Key–value observing, or KVO, is a mechanism that allows one object to be registered with a second object so as to be notified automatically when a value in the second object changes. In order to perform the act of registration, this requires that at some point the second object must be visible to the first (or that they both be visible to some third object). But thereafter, the second object is able to send messages to the first object without an instance variable referring to the first object and without having any knowledge of the first object’s class or publicly declared methods. Architecturally, this is somewhat like the target–action mechanism (Chapter 11), but it works for any two objects. (The KVO mechanism is provided through an informal protocol, NSKeyValueObserving, which is actually a set of categories on NSObject and other classes.) The second object needn’t be an instance of your own class; it can be a built-in Cocoa class. The first object, however, must contain your own code, in order to respond when a notification arrives.


OS X bindings don’t exist on iOS, but you can sometimes use KVO to achieve similar aims.

KVO can be broken down into three stages:


To hear about a change in a value belonging to Object A, Object B must be registered with Object A.


The change takes place in the value belonging to Object A, and it must take place in a special way — a KVO compliant way. Typically, this means using a key–value coding compliant accessor to make the change. (If Object A is of your own class, you can optionally write code that will manually cause other kinds of change to count as KVO compliant.)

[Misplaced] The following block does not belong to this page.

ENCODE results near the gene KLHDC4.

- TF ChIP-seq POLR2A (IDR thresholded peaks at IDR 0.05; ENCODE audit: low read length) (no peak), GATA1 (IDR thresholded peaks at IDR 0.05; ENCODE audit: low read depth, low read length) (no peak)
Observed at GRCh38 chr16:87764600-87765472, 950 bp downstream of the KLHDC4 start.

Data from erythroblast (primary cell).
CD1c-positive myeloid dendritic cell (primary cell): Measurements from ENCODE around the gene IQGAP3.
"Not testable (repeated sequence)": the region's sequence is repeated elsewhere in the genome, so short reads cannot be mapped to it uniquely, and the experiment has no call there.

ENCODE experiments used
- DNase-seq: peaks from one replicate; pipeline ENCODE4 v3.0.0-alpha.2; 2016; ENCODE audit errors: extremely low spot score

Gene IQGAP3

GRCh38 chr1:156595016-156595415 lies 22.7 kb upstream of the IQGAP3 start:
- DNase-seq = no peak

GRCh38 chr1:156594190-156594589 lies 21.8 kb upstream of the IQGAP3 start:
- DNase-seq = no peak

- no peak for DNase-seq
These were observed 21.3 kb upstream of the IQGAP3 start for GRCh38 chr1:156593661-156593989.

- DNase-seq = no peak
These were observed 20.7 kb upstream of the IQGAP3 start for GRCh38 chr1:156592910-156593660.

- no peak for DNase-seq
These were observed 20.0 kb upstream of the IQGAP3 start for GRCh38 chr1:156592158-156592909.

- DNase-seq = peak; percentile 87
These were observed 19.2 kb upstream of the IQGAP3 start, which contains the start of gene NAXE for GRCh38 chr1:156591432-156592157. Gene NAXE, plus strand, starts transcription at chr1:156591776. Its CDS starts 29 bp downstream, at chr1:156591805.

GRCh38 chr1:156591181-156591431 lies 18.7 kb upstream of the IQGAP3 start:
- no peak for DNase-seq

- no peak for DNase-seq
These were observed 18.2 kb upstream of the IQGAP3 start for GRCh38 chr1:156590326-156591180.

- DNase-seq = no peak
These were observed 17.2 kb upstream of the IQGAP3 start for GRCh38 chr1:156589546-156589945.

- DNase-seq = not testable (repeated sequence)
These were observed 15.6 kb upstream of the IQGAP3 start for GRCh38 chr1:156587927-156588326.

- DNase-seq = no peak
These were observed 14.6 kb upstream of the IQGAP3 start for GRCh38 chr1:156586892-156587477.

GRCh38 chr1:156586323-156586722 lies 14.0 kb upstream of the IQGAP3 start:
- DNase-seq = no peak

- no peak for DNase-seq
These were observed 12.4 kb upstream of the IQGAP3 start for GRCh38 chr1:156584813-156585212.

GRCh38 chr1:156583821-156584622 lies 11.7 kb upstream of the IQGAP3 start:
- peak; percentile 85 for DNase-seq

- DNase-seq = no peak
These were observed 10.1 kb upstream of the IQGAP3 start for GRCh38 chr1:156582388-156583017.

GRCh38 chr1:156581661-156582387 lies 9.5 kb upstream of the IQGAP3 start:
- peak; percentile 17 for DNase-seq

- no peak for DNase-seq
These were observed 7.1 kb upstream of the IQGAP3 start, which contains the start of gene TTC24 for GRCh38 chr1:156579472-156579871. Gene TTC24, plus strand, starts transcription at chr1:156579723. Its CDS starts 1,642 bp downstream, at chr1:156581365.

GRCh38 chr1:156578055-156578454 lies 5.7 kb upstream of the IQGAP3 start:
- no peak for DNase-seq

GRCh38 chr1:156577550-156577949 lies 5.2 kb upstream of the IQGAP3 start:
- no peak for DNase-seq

Object B is automatically notified that the value in Object A has changed and can react as desired.

Here’s a simple complete example — a rather silly example, but sufficient to demonstrate the KVO mechanism in action. We have a class MyClass1; this will be the class of objectA. We also have a class MyClass2; this will be the class of objectB. Having obtained references to these objects, we register objectB to hear about changes in an instance variable of objectA called value, and then change value. Sure enough, objectB is automatically notified of the change:

// MyClass1.h:

@interface MyClass1 : NSObject

@property (nonatomic, copy) NSString* value;


// MyClass2.m:

- (void) observeValueForKeyPath:(NSString *)keyPath


change:(NSDictionary *)change

context:(void *)context {

NSLog(@"I heard about the change!");


// Somewhere else entirely:

MyClass1* objectA = [MyClass1 new];

MyClass2* objectB = [MyClass2 new];

// register for KVO

[objectA addObserver:objectB forKeyPath:@"value" options:0 context:nil]; 1

// change the value in a KVO compliant way

objectA.value = @"Hello, world!"; 2

// result: objectB's observeValueForKeyPath:... is called 3